Cost of capital is the biggest hurdle for Indian solar panel producers. MR ANINDA MOITRA, MANAGING DIRECTOR, APPLIED MATERIALS INDIA PVT. LIMITED
India’s solar photovoltaic sector is passing through a consolidation phase. Companies are winning contracts under the Jawaharlal Nehru National Solar Mission (JNNSM) and State-driven policies.
Prices of panels have fallen due to the general slowdown and the drop in demand in the international market. But factors such as availability of low-cost capital and reluctance of domestic lenders to fund projects, continue to act as challenges for promoters.
Applied Materials, Inc (Nasdaq:AMAT) is a leader in technology and an equipment supplier to this sector, and to the global semiconductor industry. Mr Aninda Moitra, Managing Director of Applied Materials in India, provides insights into the sector . Excerpts.
The electronics industry and renewable energy are witness to rapid changes. What is the general outlook?
There are two patterns underway on a global level. The first is mobility in the semiconductor and the electronics sectors, and the second is clean energy fuelling the renewable sector. Applied Materials is front and centre on both these mega patterns with businesses in semiconductors, in display, and in crystalline solar energy.
The global electronics market might actually see some growth this year. The numbers can be as high as $300-350 billion. Computation is a very big thing driving the market currently. Consumer electronics and wireless are hence quite big, and continue to grow in that space. India is following suit. But in reality, the wireless space here is much bigger, relative to computation. According to Gartner, the overall electronics market in India during the next 3 years is poised for growth.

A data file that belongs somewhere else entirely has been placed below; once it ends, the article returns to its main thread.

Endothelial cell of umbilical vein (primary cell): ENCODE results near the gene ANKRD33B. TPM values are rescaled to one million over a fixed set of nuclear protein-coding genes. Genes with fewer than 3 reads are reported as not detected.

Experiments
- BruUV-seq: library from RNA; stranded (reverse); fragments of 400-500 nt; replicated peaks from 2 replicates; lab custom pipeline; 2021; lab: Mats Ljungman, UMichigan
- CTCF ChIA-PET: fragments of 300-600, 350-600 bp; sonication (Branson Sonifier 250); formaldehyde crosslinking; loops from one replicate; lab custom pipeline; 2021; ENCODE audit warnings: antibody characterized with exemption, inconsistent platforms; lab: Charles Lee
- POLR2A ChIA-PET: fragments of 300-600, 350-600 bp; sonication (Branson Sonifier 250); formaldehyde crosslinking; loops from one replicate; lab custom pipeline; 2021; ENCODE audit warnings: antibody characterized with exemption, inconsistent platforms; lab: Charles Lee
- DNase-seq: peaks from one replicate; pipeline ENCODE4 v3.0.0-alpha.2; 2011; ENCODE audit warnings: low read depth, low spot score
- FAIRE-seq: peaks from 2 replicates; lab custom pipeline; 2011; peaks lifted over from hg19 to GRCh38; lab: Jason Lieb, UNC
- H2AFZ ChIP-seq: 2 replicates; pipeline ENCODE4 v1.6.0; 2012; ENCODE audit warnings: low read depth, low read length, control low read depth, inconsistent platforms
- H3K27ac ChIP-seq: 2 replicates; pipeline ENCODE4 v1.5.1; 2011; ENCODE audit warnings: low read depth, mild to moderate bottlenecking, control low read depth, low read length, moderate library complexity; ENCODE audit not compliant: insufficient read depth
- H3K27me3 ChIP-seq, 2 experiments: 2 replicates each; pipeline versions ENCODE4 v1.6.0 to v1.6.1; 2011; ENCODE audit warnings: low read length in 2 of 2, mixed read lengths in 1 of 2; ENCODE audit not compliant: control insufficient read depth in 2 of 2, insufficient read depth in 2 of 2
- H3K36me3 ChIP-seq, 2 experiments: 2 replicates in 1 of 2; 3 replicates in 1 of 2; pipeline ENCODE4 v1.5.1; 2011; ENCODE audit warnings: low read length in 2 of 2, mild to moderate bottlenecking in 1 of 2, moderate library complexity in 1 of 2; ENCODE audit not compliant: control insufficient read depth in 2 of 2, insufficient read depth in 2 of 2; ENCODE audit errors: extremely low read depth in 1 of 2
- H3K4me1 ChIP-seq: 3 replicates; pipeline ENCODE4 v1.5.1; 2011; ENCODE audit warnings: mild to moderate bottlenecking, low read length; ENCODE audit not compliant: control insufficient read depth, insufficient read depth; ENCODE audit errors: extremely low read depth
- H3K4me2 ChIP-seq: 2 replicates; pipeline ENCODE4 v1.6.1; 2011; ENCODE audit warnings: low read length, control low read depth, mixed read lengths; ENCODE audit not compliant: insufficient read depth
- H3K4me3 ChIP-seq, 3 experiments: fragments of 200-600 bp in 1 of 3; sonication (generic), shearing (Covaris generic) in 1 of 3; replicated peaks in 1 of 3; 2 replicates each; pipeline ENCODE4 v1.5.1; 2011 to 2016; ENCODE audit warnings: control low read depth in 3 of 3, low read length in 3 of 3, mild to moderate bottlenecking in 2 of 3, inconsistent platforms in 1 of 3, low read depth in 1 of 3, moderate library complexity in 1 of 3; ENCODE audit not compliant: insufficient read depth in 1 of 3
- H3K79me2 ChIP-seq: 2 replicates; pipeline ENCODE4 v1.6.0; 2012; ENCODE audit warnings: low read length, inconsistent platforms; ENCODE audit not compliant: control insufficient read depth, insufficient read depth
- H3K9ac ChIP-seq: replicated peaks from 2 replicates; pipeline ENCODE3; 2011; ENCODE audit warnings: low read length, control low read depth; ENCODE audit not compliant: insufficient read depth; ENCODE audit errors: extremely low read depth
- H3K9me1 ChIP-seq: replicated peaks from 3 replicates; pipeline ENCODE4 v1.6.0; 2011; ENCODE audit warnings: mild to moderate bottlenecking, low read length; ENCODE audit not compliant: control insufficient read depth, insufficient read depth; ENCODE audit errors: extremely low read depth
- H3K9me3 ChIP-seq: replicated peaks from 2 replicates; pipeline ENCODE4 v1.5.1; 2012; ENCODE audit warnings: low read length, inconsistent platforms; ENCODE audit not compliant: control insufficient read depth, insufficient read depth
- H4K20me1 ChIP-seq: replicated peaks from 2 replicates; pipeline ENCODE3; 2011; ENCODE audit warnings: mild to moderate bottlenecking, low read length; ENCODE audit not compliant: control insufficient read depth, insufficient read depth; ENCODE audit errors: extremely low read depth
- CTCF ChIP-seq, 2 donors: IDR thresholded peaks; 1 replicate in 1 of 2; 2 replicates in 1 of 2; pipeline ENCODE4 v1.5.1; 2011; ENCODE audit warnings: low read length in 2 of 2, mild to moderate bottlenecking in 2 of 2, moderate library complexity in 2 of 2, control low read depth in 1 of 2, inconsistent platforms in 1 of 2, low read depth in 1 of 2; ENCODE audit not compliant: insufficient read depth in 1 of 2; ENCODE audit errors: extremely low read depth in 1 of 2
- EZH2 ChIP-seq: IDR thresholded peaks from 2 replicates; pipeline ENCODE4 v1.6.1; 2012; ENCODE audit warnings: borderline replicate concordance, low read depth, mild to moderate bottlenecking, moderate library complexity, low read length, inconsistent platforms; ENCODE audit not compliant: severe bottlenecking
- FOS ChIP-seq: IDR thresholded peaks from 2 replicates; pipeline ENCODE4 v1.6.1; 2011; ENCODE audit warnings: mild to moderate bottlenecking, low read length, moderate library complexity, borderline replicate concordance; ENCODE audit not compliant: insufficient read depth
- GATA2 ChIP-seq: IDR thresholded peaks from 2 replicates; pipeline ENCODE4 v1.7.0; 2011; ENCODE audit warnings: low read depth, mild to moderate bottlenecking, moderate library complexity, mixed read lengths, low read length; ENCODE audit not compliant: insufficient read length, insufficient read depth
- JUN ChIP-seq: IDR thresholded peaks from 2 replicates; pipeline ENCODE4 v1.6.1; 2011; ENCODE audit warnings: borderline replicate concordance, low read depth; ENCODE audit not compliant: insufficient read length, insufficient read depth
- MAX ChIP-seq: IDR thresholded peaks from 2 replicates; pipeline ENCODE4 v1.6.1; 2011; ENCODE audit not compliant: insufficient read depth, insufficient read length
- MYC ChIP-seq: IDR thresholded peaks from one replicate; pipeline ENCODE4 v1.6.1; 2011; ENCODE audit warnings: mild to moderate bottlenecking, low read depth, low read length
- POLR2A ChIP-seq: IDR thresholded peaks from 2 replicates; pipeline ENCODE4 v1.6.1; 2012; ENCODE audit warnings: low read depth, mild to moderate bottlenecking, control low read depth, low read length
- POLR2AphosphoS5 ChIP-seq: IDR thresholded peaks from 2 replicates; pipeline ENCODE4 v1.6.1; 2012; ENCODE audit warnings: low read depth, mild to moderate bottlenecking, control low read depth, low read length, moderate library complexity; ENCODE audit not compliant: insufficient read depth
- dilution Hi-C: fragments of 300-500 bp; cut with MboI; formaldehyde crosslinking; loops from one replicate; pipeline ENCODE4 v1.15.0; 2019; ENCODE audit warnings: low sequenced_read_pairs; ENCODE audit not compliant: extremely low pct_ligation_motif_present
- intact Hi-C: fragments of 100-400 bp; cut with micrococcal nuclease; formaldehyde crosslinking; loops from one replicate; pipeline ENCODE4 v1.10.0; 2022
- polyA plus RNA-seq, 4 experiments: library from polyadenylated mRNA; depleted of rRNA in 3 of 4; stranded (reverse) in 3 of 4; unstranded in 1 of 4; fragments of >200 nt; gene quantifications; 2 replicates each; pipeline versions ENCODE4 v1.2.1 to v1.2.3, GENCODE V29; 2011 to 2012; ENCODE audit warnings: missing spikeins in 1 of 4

The JNNSM and State Government incentives are driving this growth. The end market on grid power activity will be strong during the next few years. However, around the manufacturing sector, the story isn’t that rosy. The cost of capital is a major burden on manufacturing. In Batch 2 reverse bidding, not even one single Indian manufacturer is present. The cost of capital is the biggest hurdle. On top of that, there is a difference between the crystalline silicon and the thin films in terms of the local content restriction.
What is the situation with regard to pricing?
With the scale coming from China, for the pricing of powdered silicon and the cost of capital, price points continue to head downwards today. Year after year, it is coming down beyond what is expected. The drop in pricing has been fuelled by cost of capital, as well as scale. Really, what should also happen is innovative R&D to drive it down the technology curve.
In the end, innovation is necessary to drive cost down. You cannot have only financial levers or pure scale levers to reduce cost. Therefore, driving cost down is a function of three things — efficiency through innovation and use of technology, reduction in material costs, and improving productivity. Presently, the cost of capital is the biggest lever. That isn’t the best thing in the long term.
Are some sub-patterns emerging in India?
In India, it is all to do with continued end demand. Due to local content restrictions (LCR) on the crystalline silicon side, there are openings for the thin films side. The latter doesn’t have an LCR restriction as per the policy. The thin films technology is seeing more traction at the moment than crystalline silicon-based technology. Because of LCR restriction being absent for thin films, foreign companies are able to leverage that and have lower cost of capital. Cheaper capital enables setting of lower price points than an Indian manufacturer. In a sense, the playing field isn’t fair.